GARDINER — City councilors delayed their decision on a new heating source for the wastewater treatment plant Wednesday night to give city staff more time to research funding options for the conversion.

Uncertainty about how the decision might affect whether a natural gas pipeline will reach the South Gardiner area, where the plant is located, caused hesitation for some councilors.

Summit Natural Gas of Maine is installing pipelines in the city, but the company hasn’t committed to expanding to the South Gardiner area.

Michael Duguay, director of business development for Summit, told councilors at their meeting two weeks ago that he couldn’t guarantee the company will reach South Gardiner with or without the wastewater plant as a customer.

He said the plant’s heating use is equivalent to that of only about eight homes, but he didn’t know whether a decision to expand in the area would hinge on that amount.

The other top option considered by the council — a thermal effluent heating system — is projected to have a slightly lower annual cost than natural gas.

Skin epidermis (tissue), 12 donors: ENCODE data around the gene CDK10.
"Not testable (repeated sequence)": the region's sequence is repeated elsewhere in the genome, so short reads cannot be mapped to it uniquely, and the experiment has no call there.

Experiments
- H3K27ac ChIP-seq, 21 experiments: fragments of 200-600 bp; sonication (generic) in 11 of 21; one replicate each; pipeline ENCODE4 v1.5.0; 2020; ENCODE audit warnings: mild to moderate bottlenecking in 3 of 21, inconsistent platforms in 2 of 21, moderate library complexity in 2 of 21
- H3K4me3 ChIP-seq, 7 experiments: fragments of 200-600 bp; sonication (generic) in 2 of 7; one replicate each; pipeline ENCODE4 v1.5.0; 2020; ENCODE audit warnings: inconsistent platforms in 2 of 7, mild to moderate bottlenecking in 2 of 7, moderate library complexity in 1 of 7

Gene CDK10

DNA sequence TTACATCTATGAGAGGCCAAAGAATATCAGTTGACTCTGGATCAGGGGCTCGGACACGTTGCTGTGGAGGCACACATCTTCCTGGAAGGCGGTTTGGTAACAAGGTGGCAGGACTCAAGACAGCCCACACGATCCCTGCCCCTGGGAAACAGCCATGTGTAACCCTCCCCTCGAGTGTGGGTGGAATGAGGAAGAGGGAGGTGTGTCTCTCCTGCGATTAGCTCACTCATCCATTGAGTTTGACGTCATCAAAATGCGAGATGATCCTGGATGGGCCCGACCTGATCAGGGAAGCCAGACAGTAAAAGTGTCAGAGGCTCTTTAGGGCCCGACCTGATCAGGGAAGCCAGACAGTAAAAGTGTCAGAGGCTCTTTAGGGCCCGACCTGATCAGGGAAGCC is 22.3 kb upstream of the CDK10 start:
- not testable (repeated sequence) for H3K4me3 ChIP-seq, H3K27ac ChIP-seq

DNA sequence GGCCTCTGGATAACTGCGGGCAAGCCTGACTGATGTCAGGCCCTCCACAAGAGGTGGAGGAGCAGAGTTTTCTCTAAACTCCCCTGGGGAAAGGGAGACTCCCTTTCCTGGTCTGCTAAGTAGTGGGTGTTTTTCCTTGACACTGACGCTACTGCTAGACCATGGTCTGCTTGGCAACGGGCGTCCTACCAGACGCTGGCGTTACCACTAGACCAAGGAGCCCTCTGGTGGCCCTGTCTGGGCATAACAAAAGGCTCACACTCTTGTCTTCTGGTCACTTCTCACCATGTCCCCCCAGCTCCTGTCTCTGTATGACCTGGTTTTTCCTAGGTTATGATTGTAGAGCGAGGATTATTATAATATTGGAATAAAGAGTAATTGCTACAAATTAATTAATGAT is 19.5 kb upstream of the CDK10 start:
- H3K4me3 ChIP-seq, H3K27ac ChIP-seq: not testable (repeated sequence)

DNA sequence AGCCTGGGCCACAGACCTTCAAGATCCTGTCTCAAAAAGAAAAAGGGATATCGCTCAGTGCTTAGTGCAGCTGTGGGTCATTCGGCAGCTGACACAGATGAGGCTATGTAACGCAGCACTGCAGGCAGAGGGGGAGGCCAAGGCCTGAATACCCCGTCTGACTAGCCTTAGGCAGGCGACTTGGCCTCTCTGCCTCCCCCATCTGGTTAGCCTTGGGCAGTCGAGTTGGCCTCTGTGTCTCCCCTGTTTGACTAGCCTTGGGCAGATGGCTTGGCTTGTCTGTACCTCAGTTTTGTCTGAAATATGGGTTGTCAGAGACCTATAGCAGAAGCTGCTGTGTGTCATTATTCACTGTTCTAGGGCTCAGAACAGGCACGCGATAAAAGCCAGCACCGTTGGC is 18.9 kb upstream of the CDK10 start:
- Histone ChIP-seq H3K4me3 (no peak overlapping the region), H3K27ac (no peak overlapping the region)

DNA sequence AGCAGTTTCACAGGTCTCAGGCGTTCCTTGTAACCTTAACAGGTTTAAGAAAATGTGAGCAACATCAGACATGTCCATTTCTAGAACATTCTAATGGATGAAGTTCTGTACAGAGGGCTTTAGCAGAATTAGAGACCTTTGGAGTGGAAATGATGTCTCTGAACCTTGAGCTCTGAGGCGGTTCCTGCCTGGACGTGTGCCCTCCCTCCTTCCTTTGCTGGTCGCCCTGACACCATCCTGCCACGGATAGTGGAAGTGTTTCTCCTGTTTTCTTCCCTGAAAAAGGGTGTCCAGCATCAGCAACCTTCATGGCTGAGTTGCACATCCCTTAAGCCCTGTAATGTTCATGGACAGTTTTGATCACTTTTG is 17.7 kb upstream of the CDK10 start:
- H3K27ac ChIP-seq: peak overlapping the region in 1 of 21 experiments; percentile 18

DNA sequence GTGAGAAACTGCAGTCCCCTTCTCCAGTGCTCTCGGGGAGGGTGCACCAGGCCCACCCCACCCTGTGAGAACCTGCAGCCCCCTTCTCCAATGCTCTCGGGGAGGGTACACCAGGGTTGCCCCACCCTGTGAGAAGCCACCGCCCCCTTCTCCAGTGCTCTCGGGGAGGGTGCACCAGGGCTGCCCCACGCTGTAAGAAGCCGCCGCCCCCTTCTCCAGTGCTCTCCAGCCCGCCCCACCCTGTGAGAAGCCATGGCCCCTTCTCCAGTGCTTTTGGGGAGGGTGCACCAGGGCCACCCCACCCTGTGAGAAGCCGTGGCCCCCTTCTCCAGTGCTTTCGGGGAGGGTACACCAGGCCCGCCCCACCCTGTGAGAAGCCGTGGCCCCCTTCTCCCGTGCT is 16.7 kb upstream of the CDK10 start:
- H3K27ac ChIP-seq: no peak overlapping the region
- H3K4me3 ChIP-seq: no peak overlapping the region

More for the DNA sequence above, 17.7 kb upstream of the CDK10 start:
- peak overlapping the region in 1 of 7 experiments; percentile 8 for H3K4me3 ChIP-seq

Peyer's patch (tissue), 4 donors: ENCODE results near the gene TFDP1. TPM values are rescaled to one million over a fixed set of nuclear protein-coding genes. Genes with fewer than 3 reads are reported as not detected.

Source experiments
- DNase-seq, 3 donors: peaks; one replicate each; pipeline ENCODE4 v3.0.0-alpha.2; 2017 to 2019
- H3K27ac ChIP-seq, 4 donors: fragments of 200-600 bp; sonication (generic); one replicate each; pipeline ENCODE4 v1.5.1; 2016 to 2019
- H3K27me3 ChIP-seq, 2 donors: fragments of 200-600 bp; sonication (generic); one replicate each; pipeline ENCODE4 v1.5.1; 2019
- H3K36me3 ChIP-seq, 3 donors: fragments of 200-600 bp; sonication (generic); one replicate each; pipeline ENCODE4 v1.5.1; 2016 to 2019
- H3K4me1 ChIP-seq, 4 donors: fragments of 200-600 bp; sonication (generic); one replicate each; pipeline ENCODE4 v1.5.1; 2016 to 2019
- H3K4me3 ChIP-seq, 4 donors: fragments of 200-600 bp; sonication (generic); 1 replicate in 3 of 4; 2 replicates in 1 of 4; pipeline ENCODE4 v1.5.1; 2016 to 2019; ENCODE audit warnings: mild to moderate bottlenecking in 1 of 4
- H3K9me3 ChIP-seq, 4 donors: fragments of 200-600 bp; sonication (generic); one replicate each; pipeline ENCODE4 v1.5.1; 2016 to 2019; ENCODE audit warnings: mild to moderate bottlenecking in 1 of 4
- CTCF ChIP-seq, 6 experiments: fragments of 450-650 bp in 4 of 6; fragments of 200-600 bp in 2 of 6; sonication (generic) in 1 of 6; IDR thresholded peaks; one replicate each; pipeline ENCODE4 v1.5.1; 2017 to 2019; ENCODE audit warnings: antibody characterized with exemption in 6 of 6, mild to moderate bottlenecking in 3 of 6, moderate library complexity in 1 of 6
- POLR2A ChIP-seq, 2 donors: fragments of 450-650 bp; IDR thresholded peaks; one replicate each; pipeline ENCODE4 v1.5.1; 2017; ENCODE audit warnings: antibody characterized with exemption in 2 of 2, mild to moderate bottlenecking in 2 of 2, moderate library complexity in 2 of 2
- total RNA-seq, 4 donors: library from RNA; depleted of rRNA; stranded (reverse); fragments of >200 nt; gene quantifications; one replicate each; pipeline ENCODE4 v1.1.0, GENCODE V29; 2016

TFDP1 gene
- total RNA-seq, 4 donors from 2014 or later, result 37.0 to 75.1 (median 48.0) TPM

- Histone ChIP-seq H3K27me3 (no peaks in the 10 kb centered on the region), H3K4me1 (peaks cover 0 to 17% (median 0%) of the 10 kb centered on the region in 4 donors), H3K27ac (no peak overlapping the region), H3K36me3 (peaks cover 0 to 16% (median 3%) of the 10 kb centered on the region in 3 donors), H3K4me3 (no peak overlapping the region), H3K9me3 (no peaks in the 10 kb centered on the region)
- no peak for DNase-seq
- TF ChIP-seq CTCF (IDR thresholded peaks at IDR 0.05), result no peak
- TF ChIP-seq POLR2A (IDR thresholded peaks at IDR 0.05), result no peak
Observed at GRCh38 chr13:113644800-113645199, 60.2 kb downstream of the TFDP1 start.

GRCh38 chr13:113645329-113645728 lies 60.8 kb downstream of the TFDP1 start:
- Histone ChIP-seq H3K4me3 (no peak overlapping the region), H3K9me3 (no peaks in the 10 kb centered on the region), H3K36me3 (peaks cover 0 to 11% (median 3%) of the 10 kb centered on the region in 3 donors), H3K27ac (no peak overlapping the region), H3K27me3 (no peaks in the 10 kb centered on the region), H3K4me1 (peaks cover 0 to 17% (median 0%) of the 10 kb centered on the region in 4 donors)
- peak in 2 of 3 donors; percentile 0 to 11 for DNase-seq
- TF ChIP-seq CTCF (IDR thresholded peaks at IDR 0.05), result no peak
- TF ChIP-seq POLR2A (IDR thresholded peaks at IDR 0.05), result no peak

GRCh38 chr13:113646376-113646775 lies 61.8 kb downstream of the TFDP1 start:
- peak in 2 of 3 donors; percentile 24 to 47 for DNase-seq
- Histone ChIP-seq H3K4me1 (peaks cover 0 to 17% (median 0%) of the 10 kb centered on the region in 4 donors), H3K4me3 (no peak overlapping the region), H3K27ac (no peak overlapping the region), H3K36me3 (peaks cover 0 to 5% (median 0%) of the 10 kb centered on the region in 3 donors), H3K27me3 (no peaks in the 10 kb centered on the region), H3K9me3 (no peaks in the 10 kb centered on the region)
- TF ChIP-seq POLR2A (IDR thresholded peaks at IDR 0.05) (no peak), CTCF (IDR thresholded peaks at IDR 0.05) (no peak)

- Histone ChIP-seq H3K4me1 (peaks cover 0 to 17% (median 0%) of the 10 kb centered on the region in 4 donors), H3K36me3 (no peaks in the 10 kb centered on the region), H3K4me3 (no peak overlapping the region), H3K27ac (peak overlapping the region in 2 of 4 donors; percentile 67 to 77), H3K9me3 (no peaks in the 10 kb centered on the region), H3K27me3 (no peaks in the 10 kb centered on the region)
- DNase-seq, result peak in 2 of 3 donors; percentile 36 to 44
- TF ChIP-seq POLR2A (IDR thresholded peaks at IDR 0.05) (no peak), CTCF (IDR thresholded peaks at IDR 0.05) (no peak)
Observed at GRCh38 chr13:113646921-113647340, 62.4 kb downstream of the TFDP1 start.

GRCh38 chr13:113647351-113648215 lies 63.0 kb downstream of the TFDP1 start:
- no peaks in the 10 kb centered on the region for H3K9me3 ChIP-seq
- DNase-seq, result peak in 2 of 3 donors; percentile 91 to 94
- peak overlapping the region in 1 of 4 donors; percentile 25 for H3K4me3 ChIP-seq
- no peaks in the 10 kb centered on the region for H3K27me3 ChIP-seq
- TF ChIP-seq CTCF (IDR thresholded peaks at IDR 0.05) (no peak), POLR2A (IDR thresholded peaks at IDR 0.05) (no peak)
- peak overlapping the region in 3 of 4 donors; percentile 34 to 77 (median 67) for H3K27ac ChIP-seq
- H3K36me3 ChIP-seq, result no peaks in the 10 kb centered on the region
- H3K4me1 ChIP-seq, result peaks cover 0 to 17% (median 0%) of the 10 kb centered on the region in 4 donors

Councilor Logan Johnson said he’s in favor of thermal effluent, which would use outflowing water to heat the plant, because of environmental reasons. The system would use more electricity but not a direct fossil fuel such as natural gas.

He encouraged the council to decide sooner rather than later to give city staff time to prepare for converting before next year’s heating season and in case the boiler fails this winter.

Mayor Thomas Harnett said he was prepared to vote for thermal effluent because of its smaller carbon footprint and because the Wastewater Advisory Board recommended the effluent thermal option.

The consultant that performed a heating study for the city, however, recommended converting to natural gas from heating oil. The city spends $21,000 annually to heat the plant with No. 2 heating oil.
Converting to natural gas would cost $98,000 and would save $14,000 per year.

Effluent thermal would entail around $150,000 in conversion costs but save about $2,000 more a year than using natural gas would..

City Manager Scott Morelli said the city could secure a grant to cover 40 percent of the conversion cost for whatever option it chooses.

Harnett said felt positive about the chances of natural gas reaching South Gardiner after hearing from Duguay two weeks ago.

“I don’t think we’re in danger of losing it,” Harnett said. “I’m OK with waiting. I just don’t want to wait forever.”

Paul Koenig — 621-5663
[email protected]